The marathon challenge has captivated many an amateur runner and for Yarrawonga dietitian Daniel Thomson, the upcoming birth of his second child added a deadline as well. “We were expecting our second baby in five to six months and I thought I’d better get one under the belt before things got a bit more hectic in life,” he says.
Settling on the Cadbury Marathon, held in January in Hobart, he picked up a training plan off a friend, consulted some health professionals and began mapping out his exercise journey. “I wanted a challenge. I would consider myself an AA runner (Amateur at being Amateur) so for me just finishing it was the goal.”
Here he shares a little about what he learned along the way.
Creating a training plan
A local bloke up this way named Chris ‘Keya’ Kennedy (who recently did his first Ironman in Melbourne) gave me a copy of a few training programs that he had. One was for experienced runners, one for beginners. Before the program I got a wheel alignment from Dave the local podiatrist and throughout the training I got weekly massages from Andy Jacques, the lady with the most unforgiving thumbs/elbows I have encountered.
The training journey
I trained for about three months with the structured program but was running a bit before that. I chose the beginner training program – which had 4-5 runs per week and one long run on the weekend. The long weekly run got progressively longer over the 3 month program to a peak of 32 km, then tapered off. The other runs were mixed intensities, up to 10-12 km.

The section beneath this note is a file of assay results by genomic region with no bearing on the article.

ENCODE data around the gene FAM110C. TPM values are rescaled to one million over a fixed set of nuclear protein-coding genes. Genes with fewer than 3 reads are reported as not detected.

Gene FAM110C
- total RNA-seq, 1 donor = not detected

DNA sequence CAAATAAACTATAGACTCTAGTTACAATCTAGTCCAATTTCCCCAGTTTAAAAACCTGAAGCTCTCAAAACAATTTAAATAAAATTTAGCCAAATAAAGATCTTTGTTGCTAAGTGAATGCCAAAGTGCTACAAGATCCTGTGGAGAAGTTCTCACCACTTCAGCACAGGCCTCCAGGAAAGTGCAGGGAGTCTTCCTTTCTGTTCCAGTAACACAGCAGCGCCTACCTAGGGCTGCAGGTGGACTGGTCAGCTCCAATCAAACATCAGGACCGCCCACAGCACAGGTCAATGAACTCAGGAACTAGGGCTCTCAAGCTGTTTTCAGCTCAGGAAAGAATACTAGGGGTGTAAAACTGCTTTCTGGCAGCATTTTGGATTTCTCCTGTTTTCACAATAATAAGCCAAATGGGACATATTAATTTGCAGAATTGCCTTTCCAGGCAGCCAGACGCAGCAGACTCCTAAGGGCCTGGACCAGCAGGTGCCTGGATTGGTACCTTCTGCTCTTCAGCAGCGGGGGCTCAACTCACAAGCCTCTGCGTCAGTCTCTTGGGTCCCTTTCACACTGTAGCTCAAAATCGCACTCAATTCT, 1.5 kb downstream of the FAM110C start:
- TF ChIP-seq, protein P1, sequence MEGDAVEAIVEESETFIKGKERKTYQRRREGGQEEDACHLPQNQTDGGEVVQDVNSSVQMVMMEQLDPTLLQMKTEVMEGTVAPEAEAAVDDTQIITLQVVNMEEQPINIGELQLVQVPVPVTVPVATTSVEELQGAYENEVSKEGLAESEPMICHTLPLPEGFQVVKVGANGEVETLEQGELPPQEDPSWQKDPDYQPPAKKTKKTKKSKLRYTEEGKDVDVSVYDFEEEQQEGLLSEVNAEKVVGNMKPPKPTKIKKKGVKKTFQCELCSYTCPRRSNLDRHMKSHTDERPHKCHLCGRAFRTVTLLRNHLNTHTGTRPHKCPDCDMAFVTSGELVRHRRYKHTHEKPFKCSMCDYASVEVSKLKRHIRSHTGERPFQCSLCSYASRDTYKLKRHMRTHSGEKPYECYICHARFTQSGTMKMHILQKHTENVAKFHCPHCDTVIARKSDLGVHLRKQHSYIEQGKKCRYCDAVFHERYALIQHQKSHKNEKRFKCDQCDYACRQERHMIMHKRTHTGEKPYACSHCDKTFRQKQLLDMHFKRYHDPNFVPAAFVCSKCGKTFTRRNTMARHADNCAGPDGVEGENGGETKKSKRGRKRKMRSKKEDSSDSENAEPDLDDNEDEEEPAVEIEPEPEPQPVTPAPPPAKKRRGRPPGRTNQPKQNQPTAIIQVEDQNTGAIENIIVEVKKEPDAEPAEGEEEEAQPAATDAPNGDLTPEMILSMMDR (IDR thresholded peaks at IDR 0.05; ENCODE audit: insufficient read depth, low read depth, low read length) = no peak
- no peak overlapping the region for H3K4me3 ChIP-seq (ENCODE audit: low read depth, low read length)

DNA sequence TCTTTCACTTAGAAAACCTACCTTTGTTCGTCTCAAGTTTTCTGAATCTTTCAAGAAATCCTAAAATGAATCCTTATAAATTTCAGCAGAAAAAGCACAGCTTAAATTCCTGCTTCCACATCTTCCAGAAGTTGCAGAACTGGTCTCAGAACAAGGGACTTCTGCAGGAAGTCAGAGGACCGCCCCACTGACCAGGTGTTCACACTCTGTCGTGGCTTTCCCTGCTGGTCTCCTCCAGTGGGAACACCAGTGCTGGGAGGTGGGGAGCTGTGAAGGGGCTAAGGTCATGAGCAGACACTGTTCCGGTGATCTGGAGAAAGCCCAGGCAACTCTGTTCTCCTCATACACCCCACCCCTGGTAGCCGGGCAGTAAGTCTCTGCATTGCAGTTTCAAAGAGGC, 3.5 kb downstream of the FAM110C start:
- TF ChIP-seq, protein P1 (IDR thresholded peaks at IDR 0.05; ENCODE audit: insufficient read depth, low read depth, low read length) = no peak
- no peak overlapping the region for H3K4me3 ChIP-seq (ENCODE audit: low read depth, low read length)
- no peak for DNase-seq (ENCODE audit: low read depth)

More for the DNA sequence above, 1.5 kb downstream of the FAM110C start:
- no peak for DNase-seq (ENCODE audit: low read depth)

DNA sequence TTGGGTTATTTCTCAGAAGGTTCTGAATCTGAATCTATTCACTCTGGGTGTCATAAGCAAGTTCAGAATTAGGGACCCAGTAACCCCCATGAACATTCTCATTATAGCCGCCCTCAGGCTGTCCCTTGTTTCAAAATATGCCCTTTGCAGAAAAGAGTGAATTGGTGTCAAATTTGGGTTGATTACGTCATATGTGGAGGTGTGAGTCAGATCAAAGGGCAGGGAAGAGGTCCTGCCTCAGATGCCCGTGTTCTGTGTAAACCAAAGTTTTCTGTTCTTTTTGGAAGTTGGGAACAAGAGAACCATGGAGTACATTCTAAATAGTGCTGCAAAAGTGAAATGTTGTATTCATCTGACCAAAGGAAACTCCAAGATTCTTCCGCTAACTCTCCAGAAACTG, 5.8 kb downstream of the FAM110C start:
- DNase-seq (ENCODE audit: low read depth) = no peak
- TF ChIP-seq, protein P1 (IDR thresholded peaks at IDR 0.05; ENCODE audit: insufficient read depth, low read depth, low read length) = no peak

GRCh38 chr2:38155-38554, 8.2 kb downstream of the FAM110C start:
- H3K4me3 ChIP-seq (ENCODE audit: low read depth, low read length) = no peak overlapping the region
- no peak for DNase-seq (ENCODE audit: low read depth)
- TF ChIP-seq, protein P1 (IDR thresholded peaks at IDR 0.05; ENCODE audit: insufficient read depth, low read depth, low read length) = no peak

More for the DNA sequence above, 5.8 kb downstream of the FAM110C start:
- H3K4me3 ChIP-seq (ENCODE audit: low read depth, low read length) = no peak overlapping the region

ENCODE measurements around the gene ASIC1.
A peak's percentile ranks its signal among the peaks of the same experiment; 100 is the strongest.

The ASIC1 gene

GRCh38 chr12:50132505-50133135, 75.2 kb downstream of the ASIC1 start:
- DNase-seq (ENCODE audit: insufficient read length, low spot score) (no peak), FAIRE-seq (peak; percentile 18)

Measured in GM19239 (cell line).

I stuck to it fairly well although I had my fair share of lame periods with sore hips and things, so missed a week at one point and also a few other sessions. I didn’t panic too much about missing a few sessions though.
Food for fuel
I ensured that I ate regularly with nourishing snacks (some kind of carbohydrate) and that I ate well in the days prior to the longer run and in the days prior to race day. I also made sure I got a good guzzle of sports drinks at drink stations on the run.
I was pretty nervous prior to the run because I had a niggling injury and I wasn’t overly confident of finishing it for that reason. But during the run I felt okay, tried to run sections of the race in certain times to get in under four hours, and finished in a around 3 hours 50 minutes. I was happy finishing. Relief, motel, sleep, bar – in that order.
I think I learned the importance of building up physical activity slowly and taking care of your wheels (feet) and body with any kind of exercise.
I am doing a little running and a few sprints intervals but mostly weights as I lost 8-9 kg throughout my marathon training. When the dust settles with these toddlers, I will be locking one in again.
Follow Daniel @barefootdietitian for his insights on nutrition and health.